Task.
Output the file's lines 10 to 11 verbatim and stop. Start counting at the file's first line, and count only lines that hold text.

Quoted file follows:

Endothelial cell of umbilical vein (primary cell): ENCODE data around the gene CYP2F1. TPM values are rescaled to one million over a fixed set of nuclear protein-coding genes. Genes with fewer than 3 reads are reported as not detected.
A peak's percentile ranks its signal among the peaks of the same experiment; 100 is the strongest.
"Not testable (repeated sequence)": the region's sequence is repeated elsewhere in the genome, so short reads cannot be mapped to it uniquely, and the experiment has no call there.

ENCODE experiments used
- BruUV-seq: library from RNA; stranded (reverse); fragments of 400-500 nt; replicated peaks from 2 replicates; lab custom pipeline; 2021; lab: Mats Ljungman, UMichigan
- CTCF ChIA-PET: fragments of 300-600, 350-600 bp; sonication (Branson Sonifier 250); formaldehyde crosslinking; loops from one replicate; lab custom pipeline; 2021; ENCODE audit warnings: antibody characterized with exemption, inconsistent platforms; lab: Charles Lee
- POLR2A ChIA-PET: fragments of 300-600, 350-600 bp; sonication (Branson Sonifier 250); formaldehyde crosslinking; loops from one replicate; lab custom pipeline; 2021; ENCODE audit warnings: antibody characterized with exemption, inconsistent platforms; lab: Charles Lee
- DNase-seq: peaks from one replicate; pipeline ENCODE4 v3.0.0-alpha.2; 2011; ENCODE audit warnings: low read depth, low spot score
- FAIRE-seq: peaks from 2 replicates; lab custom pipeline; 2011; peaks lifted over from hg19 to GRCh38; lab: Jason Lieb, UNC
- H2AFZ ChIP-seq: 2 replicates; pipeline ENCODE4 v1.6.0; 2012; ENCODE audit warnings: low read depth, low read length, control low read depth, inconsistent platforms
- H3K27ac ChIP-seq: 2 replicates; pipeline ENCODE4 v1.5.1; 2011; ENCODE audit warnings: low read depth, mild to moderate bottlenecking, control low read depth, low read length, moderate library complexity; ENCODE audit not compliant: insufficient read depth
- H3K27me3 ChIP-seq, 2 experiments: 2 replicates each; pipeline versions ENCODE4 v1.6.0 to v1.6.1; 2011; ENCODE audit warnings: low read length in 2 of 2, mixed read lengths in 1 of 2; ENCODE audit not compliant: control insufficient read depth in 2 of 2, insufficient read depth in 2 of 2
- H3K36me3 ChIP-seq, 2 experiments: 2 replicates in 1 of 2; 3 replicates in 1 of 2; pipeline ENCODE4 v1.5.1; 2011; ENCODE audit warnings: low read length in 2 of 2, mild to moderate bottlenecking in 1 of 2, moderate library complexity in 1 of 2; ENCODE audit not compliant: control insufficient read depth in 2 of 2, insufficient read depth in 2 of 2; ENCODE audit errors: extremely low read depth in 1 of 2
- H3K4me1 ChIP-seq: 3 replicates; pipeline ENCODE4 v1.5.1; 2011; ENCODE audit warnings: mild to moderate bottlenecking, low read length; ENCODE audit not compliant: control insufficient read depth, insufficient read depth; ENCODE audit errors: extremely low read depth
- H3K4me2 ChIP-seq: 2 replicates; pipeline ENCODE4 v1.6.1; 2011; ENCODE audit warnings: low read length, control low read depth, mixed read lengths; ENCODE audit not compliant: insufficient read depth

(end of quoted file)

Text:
- H2AFZ ChIP-seq: 2 replicates; pipeline ENCODE4 v1.6.0; 2012; ENCODE audit warnings: low read depth, low read length, control low read depth, inconsistent platforms
- H3K27ac ChIP-seq: 2 replicates; pipeline ENCODE4 v1.5.1; 2011; ENCODE audit warnings: low read depth, mild to moderate bottlenecking, control low read depth, low read length, moderate library complexity; ENCODE audit not compliant: insufficient read depth